David E. Johnson, CEO, Strategic Vision PR Group
Gillette launched a new commercial on its website and YouTube on Monday, which is in response to the #MeToo movement. The ad urges men to hold each other accountable, set a higher standard for conduct then in the past, and step up if they see men acting inappropriately towards women. The commercial is called “We believe the best men can be” playing off of Gillette’s legendary tagline, “the best a man can get”. The ad has been viewed millions of times. It is generating strong responses with many saying they will never purchase a Gillette product again. Others have praised the company for taking a stand on a highly debated social topic.
In making this ad, Gillette broke all of the conventions that say brands never take a stand on social or political issues (true Starbucks, Nike, Chick-fil-A, Hobby Lobby and a few others have been the exception to this rule) for fear of alienating consumers who oppose the position the brand is taking. Many are predicting Gillette will suffer with lost sales because of this commercial and other companies will use it as a cautionary tale of why not to take positions on major issues. They are wrong, the Gillette ad is the future for brands. In this highly polarized society, we will begin seeing brands take more active positions on politics and social issues.
Why will we see this trend?
- Today’s consumers expect brands to take stands on social and political issues. This is particularly true of millennials who give greater loyalty to brands with corporate social responsibility appeals. But it is also becoming true for all consumers. A recent survey showed 59% of American consumers will only purchase from a brand that shares their values and if the brand doesn’t they will shop elsewhere. This percentage is growing annually. Brands are paying attention to this trend. Taking a stand on social issues also allows a brand to stand out from its competitors among consumers.
- Social media is forcing brands to take a stand. Just look at the power that a tweet by Parkland survivor, David Hogg had with advertisers abandoning Laura Ingraham or the reaction by corporations such as SanDisk, Samsung, SodaStream, Pfizer Inc., IHOP, Nautilus Inc.’s Bowflex, Ancestry.com, NerdWallet, Indeed.com and Pacific Life Insurance after social media lit up to Tucker Carlson’s remarks on his show that immigration was responsible for making the United States dirtier. Deciding to advertise or not is taking a stand. But social media is no longer just content with companies pulling ads from shows. Social media influencers are demanding the brands come out and take a stand on a variety of issues from immigration, Me Too, Donald Trump, and other major political and social issues.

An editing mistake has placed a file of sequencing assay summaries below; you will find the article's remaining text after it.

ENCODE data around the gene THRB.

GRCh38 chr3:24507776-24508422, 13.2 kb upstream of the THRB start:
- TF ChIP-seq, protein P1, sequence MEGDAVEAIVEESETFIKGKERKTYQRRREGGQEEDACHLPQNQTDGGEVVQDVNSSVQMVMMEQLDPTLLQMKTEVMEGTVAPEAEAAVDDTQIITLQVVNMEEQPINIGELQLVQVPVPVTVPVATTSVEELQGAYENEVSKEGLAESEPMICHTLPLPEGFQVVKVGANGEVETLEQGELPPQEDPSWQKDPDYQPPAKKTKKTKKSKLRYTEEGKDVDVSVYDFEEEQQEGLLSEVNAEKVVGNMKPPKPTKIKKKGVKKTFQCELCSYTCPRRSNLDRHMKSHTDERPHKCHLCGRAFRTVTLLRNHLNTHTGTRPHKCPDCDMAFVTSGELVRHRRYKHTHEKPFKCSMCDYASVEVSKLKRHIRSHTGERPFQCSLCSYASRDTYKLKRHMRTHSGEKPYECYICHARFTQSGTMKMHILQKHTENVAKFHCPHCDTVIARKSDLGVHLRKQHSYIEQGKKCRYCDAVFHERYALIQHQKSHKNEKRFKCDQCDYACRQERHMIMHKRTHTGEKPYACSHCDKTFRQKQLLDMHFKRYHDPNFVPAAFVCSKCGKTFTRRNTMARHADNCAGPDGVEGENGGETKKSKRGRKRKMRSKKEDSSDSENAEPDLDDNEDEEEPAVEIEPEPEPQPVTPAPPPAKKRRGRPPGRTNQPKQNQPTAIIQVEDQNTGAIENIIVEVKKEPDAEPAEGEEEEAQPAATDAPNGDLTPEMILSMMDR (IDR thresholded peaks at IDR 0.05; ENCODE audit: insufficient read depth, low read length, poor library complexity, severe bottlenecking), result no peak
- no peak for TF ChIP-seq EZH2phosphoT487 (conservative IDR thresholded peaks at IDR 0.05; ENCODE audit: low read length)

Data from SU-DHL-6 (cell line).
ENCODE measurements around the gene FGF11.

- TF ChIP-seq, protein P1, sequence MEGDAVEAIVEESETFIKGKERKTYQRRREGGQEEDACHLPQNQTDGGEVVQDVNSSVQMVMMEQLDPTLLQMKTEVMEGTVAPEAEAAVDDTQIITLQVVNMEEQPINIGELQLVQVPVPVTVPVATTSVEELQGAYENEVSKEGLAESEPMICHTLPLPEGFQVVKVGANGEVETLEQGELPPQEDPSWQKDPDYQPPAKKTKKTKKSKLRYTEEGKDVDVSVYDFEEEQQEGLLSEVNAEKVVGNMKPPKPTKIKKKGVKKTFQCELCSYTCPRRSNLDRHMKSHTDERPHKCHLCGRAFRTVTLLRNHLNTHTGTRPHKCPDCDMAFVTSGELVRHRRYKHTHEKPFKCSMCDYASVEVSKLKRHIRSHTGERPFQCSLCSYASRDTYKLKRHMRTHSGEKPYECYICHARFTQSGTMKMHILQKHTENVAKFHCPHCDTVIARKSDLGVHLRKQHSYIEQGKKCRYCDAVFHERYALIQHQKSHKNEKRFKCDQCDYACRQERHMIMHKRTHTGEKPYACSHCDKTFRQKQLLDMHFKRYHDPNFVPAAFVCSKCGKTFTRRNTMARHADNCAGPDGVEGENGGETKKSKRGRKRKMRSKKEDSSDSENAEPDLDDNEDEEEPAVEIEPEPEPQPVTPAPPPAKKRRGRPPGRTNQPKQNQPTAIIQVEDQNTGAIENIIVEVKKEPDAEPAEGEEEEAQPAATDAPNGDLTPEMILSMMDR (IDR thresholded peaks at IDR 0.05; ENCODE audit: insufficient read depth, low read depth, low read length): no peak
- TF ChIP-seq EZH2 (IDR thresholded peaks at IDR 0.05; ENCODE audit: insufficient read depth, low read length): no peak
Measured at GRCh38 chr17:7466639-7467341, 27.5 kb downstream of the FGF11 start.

- Brands are realizing that America is divided and polarized as no time since the Civil War and the divisions are widening. As a result, with more sophisticated consumers and a more polarized culture brands can no longer avoid taking a stand. That means brands realize they must come down on one side or another in the great divide.
- Employees are demanding their companies take a stand on issues. Just as consumers select a brand based upon its values, employees are opting to join companies that share their values on issues. This is especially important in the current job market.
- Investors are demanding more social activism from brands. This trend is growing and brands realize to satisfy their shareholders and board of directors they must stand up and be counted on key social issues.
Gillette’s commercial whether you liked it or disliked it is the trend that all brands will be following. Brands can no longer stand on the sidelines on political and social issues. To do so will mean losing consumers. Look for more brands to follow Gillette with social issue commercials and stands throughout 2019.
About the Author: David E. Johnson is the CEO of Strategic Vision PR Group, a public relations and public affairs agency. Additional information on him and company may be obtained at www.strategicvisionpr.com.